Rolls-Royce considers using 3D printers to make jet engine parts
The British firm claims it could be cheaper and quicker than conventional manufacturing techniques
Rolls-Royce is considering using 3D printing technology to create lighter components for its jet engines, the company’s head of technology strategy has said.
Henner Wapenhans said the additive manufacturing technology could also enable the the British manufacturer to create aircraft engine parts more quickly, the Financial Times reported yesterday.
“3D printing opens up new possibilities, new design space,” Dr Wapenhans said. “Through the 3D printing process, you’re not constrained [by] having to get a tool in to create a shape. You can create any shape you like.
The Rolls-Royce executive said the technology could be used to reduce the weight of parts such as brackets.
“There are studies that show one can create better lightweight structures, because you just take the analogy of what nature does and how bones are built up – they’re not solid material.
“One of the great advantages in the aerospace world is that some of these parts that we make have very long lead times, because of the tooling process that’s got to [happen], and then it takes potentially 18 months to get the first part after placing an order – versus printing it, which could be done quite rapidly.
“Even if it takes a week to print, that’s still a lot faster.”
Wapenhans said that Rolls-Royce is still "a few years away" from using 3D printing to create parts that go into service, adding that the technology is less well suited for manufacturing larger engine parts.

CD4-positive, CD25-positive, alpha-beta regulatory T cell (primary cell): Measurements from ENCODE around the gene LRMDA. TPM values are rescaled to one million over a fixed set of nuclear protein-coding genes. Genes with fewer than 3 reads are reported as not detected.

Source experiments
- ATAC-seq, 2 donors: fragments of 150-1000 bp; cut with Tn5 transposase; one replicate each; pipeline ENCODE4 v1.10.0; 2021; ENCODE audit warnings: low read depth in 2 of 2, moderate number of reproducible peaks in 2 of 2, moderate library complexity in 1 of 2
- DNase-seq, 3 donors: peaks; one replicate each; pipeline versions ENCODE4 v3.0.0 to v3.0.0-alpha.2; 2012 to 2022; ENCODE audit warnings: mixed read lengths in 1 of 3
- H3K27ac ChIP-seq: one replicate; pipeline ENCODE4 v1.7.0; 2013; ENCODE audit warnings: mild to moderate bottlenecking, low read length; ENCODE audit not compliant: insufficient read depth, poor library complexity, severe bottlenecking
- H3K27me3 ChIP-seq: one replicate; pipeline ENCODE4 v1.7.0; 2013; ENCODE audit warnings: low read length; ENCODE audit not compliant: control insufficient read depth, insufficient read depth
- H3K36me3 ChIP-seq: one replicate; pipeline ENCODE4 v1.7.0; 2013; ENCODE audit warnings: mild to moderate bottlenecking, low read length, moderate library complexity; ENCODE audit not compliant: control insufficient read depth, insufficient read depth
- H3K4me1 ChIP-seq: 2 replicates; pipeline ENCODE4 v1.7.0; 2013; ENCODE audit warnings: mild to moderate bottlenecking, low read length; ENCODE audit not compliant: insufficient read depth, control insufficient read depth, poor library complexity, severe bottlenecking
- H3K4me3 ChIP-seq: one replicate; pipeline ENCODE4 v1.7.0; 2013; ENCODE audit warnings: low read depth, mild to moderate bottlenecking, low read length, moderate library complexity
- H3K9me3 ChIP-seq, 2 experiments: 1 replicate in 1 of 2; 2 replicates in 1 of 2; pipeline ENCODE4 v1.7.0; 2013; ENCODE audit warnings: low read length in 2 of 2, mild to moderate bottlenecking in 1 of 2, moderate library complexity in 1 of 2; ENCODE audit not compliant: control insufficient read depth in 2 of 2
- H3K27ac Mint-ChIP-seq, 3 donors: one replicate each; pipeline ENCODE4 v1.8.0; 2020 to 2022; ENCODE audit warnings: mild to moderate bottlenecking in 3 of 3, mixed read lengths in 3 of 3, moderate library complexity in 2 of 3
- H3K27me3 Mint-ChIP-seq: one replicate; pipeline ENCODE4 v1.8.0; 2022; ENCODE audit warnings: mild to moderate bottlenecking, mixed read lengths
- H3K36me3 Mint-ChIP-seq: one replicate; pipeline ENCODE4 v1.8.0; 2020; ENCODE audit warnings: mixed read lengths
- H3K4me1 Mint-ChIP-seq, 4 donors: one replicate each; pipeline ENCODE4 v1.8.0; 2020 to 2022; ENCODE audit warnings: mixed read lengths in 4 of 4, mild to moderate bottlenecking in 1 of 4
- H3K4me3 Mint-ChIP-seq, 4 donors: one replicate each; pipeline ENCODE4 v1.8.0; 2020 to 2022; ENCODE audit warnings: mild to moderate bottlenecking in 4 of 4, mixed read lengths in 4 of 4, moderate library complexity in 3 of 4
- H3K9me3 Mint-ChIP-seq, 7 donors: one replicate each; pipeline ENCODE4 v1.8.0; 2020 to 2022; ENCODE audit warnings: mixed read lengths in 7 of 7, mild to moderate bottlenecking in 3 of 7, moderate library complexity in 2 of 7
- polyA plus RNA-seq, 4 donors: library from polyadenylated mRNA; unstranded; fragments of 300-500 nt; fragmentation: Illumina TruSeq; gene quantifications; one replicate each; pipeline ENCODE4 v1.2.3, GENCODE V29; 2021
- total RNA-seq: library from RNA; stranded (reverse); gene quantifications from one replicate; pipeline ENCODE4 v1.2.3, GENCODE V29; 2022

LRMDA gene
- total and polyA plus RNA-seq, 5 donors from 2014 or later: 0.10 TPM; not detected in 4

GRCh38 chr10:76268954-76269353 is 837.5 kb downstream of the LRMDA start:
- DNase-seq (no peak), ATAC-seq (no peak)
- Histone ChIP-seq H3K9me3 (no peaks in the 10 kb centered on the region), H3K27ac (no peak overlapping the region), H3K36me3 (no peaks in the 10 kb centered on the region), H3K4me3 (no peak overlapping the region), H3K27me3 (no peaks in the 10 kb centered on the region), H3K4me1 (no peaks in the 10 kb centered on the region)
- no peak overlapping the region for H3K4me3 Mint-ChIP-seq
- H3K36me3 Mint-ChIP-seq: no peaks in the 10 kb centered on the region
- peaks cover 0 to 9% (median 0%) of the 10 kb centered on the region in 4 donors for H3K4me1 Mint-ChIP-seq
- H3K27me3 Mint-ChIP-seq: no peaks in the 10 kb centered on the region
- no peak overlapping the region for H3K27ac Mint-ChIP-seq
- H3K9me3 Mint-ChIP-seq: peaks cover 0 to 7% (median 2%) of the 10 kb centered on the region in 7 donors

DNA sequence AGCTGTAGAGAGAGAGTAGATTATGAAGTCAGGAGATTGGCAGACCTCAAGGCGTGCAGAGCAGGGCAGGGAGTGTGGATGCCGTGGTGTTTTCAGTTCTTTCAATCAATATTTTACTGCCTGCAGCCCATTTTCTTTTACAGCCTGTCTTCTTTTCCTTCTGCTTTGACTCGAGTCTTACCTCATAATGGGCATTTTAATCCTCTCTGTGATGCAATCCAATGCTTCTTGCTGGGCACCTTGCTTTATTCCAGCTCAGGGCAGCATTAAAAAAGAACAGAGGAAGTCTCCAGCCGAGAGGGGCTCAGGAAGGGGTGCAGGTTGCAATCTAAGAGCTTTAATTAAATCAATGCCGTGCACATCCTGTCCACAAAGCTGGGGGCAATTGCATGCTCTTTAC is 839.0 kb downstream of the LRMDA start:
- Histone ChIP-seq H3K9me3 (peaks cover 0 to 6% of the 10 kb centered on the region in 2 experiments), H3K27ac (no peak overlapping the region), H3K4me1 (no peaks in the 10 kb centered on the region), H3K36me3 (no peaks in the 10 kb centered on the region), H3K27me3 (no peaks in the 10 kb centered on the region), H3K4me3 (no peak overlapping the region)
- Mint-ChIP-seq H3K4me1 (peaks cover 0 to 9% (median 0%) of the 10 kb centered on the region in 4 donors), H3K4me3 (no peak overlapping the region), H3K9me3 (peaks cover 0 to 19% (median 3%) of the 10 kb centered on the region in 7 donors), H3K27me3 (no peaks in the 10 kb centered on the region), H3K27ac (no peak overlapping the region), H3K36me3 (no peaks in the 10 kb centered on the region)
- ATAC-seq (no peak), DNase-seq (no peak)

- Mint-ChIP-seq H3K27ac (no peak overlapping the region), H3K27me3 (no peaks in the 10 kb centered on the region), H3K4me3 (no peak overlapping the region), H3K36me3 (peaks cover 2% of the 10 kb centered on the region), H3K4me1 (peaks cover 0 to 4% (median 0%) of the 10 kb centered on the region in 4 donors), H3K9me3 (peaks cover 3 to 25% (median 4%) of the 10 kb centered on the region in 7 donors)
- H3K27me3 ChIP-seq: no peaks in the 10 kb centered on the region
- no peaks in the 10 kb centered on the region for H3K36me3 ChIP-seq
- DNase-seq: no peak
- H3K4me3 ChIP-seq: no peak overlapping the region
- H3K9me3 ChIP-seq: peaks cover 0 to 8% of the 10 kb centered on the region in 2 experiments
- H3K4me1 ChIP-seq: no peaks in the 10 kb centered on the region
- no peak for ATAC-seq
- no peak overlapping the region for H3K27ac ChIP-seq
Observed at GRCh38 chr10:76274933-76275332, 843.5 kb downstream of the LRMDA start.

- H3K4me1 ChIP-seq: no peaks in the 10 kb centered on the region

Rolls-Royce is the latest in a string of companies to announce that it is looking at how to utilise 3D printing technology, also known as additive manufacturing. The process involves taking a computer generated design and building it up layer-by-layer with plastics, metals and ceramics.
Nasa and General Electric have already said they're looking at how to use 3D printing to create everything from lunar bases to fuel nozzles for jet engines. Indeed, GE's intent to capitalise on 3D printing was highlighted last year when it acquired two privately held companies in Cincinnati that specialise in 3D printing.
Meanwhile, McDonald's revealed last week that its happy meal toys could one day be manufactured by in-store 3D printers.
3D printers have started to become more mainstream in recent months, with Maplin introducing the first version to the high street for £699 in July.
Meanwhile, school pupils will be taught to use the technology under new Government plans to boost standards in STEM (science, technology, engineering and maths) subjects.
Sales of 3D printers and related services climbed to $2.2 billion (£1.37 billion) last year, and are expected to rise to about $6 billion (£3.7 billion) annually by 2017, according to predictions made by consultancy Wohlers Associates.